Sadly it seems that Twiggy's legacy continues even into today's modern times, as not all fashion designers appear to agree with using healthy weight models. Karl Lagerfield was quoted as saying that "Opponents of thin models were simply mothers who sit on the couch eating bags of chips." Ralph Loren was found to have photo shopped models waists to appear thinner. Critics say fashion designers are placing unrealistic ideals onto society of what is typified as beautiful and normal. Top models have slammed the industry for its discrimination for refusing to book healthy weigh models, instead they are repeatedly told to slim down their already waif like appearances even more, to obtain catwalk jobs on leading run ways. This unhealthy practice fueled by the use of waif models in advertising campaigns such as heroin chic in the 1990's, increased the pressure placed on models to be anorexic in appearance. Super model Coco Rocha a UK size 6 and 5 sizes under the national average weight range was denied work on the basis she did not fit the standard weight range required by certain labels. The fashion industry supposedly took notice after the anorexic deaths of two model sisters, Eliana Luisel died at age 22 after a fatal heart attack in 2006 caused from anorexia complications, and six months later in 2007 her sister died from malnutrition. Not surprisingly critics called for a ban on size 0 models for London fashion week, however this did not last long as the anorexic looking bodies were and are still frequently used in run way shows (Models blog, 2010).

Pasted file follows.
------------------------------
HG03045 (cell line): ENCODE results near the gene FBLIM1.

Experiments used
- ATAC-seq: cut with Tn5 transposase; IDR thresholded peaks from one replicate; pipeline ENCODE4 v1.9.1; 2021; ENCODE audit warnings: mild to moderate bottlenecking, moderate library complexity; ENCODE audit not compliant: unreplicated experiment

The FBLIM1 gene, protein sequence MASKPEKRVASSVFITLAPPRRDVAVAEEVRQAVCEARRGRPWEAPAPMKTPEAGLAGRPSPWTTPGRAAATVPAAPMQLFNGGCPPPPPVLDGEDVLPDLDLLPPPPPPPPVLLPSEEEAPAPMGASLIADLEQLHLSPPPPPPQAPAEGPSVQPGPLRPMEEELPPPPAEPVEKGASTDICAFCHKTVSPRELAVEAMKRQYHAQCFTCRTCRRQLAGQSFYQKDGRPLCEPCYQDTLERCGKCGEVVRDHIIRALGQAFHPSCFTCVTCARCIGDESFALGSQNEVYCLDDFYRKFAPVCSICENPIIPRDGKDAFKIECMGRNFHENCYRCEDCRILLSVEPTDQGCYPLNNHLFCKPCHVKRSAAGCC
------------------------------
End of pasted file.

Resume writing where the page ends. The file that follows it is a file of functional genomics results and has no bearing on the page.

In 2007 designers became defensive after a giant billboard was erected during the Milan fashion week featuring a French woman weighing a slight 31kg with the slogan "No Anorexia". The plight of photographer Oliviero Toscani, was to highlight the link between fashion and anorexia, a link highly opposed by designers Giorgio Armani who stated "even people not into fashion still get anorexia" and Domenico Dolce and Stefano Gabbana from the highly successful fashion label Dolce and Gabbana were quoted as saying "Anorexia is a psychiatric problem with nothing to do with fashion" (Cartner-Morley, 2007).

The emancipated look and blank stares of Heroin chic were not only related to fashion designers. Australian born photographer Bill Henson also capitalized on the look in his photographic campaigns, he utilized naked adolescents to achieve the vulnerabilities of the human form between child and adult. Henson, like Klein was no stranger to public outrage. As any artist knows publicity sells products, like Klein, Henson achieved monumental headlines in 2008 before his photography exhibition opened, when police confiscated 20 images from his collection abruptly closing it down, whilst they investigated their obvious nudity content and possible links to pornography and pedophilia. The art world and the common person became divided as radio shows and television media went into frenzy over what was classed as art, and what is child abuse. The charges were later dropped with police saying they had lack of evidence for a successful prosecution. Henson was over whelmed by the level of public support; however he did not receive any support from the current prime minister at the time, Kevin Rudd stating that the images were "absolutely revolting" (CBC News 2008).